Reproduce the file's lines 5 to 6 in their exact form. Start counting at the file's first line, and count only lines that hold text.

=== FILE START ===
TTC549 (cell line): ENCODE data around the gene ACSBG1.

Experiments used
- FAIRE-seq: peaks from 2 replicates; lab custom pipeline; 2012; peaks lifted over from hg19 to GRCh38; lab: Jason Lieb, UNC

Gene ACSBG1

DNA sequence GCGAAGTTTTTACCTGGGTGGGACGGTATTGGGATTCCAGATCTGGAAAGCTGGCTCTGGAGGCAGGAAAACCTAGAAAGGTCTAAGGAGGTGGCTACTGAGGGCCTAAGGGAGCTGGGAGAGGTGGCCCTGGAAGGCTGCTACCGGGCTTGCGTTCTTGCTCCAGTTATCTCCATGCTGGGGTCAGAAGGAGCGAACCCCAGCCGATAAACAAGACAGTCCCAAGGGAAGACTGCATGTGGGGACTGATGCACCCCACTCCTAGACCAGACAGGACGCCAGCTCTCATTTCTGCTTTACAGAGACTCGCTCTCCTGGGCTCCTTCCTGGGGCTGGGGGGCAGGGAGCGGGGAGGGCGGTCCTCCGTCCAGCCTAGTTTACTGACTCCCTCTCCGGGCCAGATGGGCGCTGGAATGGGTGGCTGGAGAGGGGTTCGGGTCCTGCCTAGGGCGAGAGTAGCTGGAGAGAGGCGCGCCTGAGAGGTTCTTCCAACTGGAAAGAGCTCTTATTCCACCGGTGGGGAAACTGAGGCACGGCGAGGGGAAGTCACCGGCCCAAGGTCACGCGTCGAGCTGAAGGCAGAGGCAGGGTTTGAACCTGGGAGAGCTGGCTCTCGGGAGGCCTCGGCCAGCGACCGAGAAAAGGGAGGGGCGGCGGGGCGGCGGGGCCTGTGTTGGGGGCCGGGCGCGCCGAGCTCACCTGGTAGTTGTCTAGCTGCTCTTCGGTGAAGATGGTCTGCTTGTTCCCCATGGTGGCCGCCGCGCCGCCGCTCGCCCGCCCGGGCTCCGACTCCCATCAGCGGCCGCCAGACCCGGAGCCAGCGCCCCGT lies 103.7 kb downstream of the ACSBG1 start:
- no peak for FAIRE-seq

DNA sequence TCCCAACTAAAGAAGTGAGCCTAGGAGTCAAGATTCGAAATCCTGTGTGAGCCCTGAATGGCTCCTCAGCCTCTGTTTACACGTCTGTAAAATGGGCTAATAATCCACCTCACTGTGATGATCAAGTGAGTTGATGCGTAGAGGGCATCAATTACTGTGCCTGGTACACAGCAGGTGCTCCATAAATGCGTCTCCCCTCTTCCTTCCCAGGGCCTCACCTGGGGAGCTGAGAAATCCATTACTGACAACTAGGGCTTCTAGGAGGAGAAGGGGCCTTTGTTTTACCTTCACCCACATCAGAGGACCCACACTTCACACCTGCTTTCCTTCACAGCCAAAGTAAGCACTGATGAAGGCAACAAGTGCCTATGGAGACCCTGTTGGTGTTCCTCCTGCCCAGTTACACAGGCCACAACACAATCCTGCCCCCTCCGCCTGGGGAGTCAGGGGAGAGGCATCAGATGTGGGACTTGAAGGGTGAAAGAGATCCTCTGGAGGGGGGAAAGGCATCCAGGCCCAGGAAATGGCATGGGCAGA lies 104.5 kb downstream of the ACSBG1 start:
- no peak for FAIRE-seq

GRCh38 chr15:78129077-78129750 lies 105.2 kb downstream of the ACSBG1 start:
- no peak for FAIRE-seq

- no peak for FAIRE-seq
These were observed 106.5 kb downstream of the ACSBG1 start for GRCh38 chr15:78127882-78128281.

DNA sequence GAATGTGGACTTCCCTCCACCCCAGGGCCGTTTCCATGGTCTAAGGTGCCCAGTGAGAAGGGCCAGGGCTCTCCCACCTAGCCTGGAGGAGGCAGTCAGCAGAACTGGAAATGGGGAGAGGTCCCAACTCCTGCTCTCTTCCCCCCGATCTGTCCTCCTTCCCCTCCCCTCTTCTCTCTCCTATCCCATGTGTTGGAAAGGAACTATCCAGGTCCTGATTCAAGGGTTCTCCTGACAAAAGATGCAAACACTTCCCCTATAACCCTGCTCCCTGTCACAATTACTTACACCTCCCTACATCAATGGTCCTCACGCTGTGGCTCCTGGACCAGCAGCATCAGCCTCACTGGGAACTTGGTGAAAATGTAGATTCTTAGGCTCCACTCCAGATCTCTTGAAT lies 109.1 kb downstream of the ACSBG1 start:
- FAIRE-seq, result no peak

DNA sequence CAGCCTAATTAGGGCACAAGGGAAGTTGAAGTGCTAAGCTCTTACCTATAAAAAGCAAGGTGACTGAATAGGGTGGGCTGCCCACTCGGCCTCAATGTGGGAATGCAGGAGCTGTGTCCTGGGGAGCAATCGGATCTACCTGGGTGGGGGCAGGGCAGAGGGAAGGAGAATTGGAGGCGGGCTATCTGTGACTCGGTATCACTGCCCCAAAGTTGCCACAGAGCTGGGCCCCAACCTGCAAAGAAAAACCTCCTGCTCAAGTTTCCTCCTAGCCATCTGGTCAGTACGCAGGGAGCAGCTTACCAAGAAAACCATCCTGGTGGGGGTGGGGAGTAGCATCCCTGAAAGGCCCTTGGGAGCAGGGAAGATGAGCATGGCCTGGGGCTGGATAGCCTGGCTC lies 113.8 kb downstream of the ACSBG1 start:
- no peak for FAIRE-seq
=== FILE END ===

DNA sequence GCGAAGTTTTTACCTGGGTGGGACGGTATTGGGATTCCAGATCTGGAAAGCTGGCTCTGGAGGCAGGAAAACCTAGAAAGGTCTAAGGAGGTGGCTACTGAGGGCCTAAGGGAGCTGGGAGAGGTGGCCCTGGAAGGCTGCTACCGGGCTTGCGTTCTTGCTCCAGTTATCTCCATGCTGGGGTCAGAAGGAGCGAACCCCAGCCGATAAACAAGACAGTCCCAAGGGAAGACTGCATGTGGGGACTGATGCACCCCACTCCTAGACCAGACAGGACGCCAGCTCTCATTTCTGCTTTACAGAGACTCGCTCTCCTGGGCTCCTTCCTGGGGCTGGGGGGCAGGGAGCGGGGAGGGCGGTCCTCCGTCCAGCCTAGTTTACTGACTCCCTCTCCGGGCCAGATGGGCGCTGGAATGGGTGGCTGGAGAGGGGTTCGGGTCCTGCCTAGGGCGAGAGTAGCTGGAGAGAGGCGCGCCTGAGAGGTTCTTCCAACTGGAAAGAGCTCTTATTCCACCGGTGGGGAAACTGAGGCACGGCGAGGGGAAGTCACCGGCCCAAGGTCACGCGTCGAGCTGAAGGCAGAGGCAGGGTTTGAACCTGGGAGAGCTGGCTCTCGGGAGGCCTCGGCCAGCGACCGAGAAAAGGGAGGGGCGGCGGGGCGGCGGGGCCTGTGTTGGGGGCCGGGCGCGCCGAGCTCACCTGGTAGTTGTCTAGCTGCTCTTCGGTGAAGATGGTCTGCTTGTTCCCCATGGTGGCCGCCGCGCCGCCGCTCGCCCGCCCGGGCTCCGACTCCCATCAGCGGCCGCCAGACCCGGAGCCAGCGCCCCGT lies 103.7 kb downstream of the ACSBG1 start:
- no peak for FAIRE-seq